We all know the value of psychology in uncovering our deepest feelings and the importance of catharsis in temporarily releasing our pain. Yet while psychological techniques may help prepare us for the journey of healing, they often are not enough to lead us through the deeper way of transformation. Healing without transformation risks re-living negative patterns over and over -sometimes even reinforcing them by repetition -, rather than truly putting them behind us.
What psychology does well is help us understand how we feel. What psychology doesn’t always do is provide the way through. Einstein once remarked that significant problems cannot be solved at the same level of the thinking which created them. Only by rising to a higher or deeper level can an ultimate solution to psychological problems be found.
We all have something form our past that harmed us, something that hurt us, made us angry, fearful and it keeps robbing us of our happiness and being at ease. This could be ‘death’, ‘divorce’, ‘abuse as a child’, ‘bullying’, ‘ health issues’ and so on. You can work to let it go. Hopefully you can see why you need to let these memories / thoughts go – they are holding you back! Writing or journaling is an easy secure way to do this.
Our lives may be determined less by past events than by the way we remember them. Memory can be either disabling or enabling. Dr. Viktor Frankl, holocaust survivor and author of Man's Search for Meaning Click To Tweet wrote that “…everything can be taken away from a man but one thing: the last of the human freedoms: to choose one’s attitude in any given set of circumstances, to choose one’s own way.” What we think or imagine in fact is our reality, both individually and collectively. Healing and transformation is possible only through changing one’s perspective from within. It is by making meaning out of memory that true healing and empowerment can occur. What story are you living? How do you choose to remember your story?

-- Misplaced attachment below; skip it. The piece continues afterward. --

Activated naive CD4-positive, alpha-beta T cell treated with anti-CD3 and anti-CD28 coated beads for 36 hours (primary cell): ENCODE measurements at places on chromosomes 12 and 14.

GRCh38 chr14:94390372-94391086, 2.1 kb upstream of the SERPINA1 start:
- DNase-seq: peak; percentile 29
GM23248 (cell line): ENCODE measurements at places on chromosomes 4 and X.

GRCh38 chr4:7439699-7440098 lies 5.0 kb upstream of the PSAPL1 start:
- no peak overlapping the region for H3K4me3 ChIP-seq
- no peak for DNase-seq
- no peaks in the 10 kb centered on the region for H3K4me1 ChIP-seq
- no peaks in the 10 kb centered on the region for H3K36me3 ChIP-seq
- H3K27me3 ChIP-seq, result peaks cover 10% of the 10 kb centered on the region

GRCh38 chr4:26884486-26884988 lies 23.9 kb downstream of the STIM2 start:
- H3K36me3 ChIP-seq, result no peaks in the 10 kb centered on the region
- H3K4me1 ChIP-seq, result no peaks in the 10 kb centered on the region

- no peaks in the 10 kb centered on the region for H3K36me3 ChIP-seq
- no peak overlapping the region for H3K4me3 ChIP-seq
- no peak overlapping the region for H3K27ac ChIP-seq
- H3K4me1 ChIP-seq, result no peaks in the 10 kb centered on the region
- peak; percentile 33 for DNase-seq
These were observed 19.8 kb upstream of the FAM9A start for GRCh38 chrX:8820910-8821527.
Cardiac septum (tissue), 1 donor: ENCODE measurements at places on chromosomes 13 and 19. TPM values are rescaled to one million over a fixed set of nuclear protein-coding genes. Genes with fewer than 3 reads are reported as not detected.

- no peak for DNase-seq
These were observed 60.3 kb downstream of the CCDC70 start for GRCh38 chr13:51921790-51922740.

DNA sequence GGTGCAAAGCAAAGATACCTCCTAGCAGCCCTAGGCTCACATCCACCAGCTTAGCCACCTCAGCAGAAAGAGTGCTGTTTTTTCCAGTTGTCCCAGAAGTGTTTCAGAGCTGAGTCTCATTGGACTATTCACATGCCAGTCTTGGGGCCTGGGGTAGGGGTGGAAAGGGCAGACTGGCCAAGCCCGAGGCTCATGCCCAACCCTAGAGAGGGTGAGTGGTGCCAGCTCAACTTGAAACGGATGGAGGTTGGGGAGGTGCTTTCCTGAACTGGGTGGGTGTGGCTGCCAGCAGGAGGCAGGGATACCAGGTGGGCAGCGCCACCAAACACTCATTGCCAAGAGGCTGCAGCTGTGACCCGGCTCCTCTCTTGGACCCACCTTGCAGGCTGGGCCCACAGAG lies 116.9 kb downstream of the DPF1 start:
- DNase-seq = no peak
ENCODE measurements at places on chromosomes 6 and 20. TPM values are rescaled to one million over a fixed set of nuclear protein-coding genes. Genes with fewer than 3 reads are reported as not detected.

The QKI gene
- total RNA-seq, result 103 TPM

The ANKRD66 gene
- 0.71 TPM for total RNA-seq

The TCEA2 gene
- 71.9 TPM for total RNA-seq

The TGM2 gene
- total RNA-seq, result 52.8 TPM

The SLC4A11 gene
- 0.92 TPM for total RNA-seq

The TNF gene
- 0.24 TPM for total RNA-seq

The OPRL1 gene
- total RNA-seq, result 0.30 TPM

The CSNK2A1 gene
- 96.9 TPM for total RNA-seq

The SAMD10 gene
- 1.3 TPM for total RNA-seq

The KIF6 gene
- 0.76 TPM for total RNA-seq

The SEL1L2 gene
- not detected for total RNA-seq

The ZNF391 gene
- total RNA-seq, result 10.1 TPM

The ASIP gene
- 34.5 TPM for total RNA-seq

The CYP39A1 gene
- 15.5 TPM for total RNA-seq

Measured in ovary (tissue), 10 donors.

The following allegory offers a clue.
A Native American grandfather is talking to his grandson about how he feels about a tragedy in their village. “I feel as if I have two wolves fighting in my heart. One wolf is the vengeful, angry, violent one. The other wolf is the loving, compassionate one.” The grandson asks, “Grandfather, which wolf will win the fight in your heart?” The grandfather places his hand on his heart and replies, “The one I feed.”
How do we learn to “feed” the stories that heal?
How do we put together the pieces of the past? How can we rewrite our life story so that pain becomes meaningful and actually promotes growth and transformation?